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Author larry
Recipients benjamin.peterson, larry, marmoute, mpm
Date 2015-04-15.23:35:44
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Matt Mackall brought this over to me today.

If list "l" has one million pairs and you do
it creates the dict, then resizes it to a million elements, then starts adding name/value pairs.  But since it's sized to a million elements, it gets beyond its "fill ratio" comfort level of 666k and resizes.  And when you're up to a million elements, the resize is quite slow.  It should have internally resized the dict correctly from the beginning such that no resize was necessary.

The same is true for dict.fromkeys--passed in a list of 1m elements, it uses an initial size of 1m, not 1.5m.

Attached is a sample patch to change the behavior of both these operations so no resizes are needed during the insertions.  I haven't checked that it actually fixes the behavior, I just made the change and ran the regression test.  (I'm oversubscribed here at the sprints, and am kind of rushing this diff out just to get the conversation rolling.)

Benjamin: what do you think?  Would it be appropriate to make a change like this in 2.7?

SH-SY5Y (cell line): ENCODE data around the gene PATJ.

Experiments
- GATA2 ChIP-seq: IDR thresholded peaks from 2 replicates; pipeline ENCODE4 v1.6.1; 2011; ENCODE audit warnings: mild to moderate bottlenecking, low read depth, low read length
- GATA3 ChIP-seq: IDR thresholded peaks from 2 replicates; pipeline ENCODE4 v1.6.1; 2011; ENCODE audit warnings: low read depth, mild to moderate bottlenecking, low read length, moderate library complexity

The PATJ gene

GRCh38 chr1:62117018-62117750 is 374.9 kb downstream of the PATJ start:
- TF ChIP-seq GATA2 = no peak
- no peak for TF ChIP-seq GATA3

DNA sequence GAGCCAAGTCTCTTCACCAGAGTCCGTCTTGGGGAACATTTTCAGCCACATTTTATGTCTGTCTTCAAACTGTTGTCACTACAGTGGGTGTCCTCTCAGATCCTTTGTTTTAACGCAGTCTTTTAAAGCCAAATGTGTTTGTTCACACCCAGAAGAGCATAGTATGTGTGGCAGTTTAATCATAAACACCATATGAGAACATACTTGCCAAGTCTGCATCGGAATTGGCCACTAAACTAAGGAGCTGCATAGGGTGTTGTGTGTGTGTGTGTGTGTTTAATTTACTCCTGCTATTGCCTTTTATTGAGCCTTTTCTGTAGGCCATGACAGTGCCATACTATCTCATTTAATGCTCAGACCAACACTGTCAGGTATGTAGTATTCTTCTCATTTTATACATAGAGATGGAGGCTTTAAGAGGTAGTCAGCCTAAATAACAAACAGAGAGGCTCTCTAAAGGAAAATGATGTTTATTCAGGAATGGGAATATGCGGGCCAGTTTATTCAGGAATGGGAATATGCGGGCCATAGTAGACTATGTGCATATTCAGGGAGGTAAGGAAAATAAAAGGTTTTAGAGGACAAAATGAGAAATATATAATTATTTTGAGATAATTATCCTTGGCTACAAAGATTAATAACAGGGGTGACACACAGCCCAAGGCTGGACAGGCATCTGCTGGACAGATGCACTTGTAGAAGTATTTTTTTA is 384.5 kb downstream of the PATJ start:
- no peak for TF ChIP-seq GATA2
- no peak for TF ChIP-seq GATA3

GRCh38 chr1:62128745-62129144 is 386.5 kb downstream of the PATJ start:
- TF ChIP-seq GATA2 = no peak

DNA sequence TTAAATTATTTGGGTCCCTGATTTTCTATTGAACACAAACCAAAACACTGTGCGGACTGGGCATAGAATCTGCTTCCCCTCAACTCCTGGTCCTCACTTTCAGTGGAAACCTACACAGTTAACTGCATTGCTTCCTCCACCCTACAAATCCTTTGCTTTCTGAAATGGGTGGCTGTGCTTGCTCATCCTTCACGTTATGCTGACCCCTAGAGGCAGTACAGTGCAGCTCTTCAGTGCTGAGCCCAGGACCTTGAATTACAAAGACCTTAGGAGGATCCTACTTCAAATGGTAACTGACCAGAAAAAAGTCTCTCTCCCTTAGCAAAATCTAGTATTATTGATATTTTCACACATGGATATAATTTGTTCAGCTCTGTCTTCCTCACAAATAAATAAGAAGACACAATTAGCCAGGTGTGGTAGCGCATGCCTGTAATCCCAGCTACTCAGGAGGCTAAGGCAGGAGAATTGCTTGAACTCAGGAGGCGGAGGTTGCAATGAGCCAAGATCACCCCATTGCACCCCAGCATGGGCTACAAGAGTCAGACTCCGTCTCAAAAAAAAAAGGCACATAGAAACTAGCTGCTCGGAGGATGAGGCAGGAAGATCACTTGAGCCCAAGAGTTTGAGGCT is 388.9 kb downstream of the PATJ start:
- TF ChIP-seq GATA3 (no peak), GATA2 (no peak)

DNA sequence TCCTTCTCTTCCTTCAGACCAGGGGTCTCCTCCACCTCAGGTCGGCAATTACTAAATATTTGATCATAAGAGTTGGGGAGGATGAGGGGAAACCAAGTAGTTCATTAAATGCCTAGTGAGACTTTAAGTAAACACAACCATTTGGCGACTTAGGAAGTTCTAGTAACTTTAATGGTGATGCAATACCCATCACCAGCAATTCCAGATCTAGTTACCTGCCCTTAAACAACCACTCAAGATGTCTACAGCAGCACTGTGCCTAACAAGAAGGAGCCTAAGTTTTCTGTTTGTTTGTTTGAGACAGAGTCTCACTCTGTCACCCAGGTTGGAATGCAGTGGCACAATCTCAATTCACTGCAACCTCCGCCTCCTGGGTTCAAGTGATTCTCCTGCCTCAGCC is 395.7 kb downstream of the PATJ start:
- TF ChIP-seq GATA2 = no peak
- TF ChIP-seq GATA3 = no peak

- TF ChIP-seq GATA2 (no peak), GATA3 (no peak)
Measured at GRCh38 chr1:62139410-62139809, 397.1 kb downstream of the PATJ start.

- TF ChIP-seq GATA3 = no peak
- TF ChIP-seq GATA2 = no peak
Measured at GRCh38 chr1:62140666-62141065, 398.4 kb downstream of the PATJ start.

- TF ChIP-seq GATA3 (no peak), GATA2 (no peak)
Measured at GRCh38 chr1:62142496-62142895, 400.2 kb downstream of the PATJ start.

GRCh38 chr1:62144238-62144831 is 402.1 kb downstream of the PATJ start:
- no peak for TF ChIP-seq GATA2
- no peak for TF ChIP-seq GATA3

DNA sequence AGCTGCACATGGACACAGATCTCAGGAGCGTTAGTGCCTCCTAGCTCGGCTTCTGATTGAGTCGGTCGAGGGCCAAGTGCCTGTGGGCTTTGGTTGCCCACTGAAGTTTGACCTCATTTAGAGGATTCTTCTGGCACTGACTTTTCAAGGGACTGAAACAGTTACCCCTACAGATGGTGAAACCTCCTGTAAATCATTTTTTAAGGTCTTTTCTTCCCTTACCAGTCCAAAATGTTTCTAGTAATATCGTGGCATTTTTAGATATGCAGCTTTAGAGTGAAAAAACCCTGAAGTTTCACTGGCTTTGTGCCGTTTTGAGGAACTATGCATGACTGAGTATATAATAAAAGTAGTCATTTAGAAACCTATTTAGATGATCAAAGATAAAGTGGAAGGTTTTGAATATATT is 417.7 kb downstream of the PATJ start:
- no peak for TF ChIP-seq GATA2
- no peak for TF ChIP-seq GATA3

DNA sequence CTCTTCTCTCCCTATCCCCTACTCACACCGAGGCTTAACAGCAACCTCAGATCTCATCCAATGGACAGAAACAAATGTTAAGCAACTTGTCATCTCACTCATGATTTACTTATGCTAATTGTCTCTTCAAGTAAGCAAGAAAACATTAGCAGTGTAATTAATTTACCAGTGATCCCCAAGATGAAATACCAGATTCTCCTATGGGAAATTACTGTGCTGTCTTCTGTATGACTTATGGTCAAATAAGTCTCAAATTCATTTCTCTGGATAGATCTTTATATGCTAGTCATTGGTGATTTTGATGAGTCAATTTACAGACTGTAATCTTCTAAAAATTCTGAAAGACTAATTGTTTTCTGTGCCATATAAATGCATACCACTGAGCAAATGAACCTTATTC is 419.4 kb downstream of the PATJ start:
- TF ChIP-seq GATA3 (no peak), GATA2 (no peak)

Python 3 (or at least 3.5 trunk) is fancy here.  It starts with the minimum size of a dict, then iterates until the new size is > 1.5*the  number of elements.  This means the dicts it creates are of the same size as they would be if we'd started with a minsize dict and inserted one element at a time.  This might help minimize wear and tear on the small block allocator for smaller dicts.

BTW, the internal function _PyDict_NewPresize should really have taken the fill ratio into account too.  But, even though it's an internal-only function, it's probably too late to change its behavior.
Date User Action Args
2015-04-15 23:35:44larrysetrecipients: + larry, benjamin.peterson, mpm, marmoute
2015-04-15 23:35:44larrysetmessageid: <>
2015-04-15 23:35:44larrylinkissue23971 messages
2015-04-15 23:35:44larrycreate